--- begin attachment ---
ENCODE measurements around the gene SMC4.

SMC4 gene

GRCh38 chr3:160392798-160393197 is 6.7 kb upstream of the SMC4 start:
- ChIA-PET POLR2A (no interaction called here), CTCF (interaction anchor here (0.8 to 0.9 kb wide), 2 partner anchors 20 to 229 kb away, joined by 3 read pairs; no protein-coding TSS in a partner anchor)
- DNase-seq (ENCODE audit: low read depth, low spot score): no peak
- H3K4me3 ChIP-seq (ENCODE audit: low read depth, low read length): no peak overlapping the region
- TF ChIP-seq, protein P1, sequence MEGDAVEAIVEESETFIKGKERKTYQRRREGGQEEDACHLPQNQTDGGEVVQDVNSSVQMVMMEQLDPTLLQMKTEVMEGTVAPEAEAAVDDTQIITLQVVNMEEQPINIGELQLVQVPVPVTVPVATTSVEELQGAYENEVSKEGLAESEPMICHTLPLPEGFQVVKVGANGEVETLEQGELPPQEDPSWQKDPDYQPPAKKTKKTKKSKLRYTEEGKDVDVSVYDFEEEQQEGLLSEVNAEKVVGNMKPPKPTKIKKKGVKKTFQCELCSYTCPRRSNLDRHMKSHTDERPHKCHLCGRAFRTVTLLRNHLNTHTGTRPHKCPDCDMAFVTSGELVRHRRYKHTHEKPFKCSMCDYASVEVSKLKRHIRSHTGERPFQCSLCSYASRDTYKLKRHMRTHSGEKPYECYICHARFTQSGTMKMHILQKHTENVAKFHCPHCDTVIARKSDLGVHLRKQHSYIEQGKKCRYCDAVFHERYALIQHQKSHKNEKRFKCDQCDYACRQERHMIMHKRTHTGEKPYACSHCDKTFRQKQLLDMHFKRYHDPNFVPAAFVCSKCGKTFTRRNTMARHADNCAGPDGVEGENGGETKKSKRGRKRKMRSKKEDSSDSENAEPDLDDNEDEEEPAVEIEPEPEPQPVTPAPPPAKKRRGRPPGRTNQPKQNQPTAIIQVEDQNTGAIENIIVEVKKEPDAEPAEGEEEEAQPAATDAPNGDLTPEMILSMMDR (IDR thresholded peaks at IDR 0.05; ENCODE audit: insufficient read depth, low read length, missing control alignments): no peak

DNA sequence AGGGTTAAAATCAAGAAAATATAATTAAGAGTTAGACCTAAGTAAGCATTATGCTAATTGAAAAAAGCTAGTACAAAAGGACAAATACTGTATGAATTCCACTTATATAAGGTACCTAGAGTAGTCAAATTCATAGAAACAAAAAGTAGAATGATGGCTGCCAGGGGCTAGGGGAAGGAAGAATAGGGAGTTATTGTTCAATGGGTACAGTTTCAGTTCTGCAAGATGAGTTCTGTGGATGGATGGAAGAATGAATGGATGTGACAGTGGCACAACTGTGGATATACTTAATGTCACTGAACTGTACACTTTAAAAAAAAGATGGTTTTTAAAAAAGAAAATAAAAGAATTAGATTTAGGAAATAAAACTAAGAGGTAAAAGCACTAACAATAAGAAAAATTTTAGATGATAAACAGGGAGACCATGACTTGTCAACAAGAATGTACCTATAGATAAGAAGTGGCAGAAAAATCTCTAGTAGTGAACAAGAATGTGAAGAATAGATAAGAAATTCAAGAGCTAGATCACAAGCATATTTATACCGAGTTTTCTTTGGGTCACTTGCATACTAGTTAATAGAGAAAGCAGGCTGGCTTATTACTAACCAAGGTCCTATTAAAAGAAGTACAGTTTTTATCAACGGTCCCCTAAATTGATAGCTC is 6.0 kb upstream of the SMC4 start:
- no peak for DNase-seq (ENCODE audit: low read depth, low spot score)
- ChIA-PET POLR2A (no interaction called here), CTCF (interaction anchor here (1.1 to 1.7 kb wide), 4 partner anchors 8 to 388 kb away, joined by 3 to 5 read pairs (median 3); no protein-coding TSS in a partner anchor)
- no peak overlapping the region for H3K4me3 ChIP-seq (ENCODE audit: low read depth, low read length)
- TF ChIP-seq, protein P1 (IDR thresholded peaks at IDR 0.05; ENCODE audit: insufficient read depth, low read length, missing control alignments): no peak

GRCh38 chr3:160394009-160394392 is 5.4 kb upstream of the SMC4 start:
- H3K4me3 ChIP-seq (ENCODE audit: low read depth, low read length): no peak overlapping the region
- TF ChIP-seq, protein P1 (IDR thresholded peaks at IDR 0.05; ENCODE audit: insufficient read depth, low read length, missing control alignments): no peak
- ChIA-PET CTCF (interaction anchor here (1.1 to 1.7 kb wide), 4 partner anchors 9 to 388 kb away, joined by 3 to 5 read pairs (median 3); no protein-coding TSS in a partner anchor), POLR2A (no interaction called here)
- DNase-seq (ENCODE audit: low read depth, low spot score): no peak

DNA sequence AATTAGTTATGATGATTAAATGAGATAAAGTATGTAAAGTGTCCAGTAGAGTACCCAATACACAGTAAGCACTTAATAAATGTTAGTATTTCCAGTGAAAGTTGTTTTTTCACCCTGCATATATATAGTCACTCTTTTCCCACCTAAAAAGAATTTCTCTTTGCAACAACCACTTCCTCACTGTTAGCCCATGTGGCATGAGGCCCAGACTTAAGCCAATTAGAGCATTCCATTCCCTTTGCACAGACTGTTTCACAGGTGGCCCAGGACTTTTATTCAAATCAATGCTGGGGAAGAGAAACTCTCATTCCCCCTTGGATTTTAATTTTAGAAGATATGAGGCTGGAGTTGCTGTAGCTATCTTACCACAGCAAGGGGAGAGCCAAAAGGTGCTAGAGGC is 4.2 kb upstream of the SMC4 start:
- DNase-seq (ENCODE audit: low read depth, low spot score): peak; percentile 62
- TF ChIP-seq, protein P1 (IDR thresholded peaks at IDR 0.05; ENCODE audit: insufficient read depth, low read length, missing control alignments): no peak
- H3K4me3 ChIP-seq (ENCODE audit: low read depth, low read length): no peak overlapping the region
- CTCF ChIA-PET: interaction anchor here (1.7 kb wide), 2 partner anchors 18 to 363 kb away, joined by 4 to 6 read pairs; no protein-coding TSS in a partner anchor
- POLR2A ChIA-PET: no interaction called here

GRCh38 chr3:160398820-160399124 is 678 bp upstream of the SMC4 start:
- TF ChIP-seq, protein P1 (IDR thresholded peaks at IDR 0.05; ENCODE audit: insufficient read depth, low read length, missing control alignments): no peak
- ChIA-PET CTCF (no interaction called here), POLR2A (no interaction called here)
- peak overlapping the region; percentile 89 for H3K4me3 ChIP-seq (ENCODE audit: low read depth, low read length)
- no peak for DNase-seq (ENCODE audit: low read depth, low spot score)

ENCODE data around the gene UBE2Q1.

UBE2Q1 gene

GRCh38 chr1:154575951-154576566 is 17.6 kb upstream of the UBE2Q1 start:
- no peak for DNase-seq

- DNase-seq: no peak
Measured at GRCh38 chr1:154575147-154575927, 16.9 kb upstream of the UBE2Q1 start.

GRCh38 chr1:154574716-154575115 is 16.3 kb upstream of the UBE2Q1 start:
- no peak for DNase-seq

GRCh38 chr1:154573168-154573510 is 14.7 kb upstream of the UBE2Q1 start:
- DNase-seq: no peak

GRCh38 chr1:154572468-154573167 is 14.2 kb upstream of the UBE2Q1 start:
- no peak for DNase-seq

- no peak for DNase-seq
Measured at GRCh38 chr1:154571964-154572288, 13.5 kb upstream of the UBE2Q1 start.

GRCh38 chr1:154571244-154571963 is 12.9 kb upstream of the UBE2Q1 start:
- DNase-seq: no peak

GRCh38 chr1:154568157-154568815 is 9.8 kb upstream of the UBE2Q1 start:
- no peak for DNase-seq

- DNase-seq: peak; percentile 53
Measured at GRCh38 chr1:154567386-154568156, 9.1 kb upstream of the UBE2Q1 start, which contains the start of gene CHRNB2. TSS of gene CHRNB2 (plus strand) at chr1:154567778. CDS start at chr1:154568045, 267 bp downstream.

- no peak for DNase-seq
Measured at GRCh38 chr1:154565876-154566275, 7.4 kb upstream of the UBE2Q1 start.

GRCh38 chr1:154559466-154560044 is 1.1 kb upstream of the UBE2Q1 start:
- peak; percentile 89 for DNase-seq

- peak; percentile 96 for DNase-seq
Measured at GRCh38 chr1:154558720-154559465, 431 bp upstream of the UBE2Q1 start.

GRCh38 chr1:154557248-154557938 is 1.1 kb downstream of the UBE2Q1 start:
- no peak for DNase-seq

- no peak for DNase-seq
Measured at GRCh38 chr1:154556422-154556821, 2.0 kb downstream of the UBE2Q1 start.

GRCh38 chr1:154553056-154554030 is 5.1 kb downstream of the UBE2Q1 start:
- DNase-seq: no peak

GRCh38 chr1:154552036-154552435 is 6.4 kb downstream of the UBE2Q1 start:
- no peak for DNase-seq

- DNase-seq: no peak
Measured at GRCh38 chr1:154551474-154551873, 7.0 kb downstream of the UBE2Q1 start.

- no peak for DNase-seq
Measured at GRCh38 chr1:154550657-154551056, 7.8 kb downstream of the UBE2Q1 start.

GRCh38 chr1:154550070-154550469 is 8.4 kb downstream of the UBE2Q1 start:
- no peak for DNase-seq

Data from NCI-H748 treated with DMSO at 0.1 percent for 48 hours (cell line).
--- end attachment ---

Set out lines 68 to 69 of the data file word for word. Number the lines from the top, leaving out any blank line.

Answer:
- no peak for DNase-seq

Data from NCI-H748 treated with DMSO at 0.1 percent for 48 hours (cell line).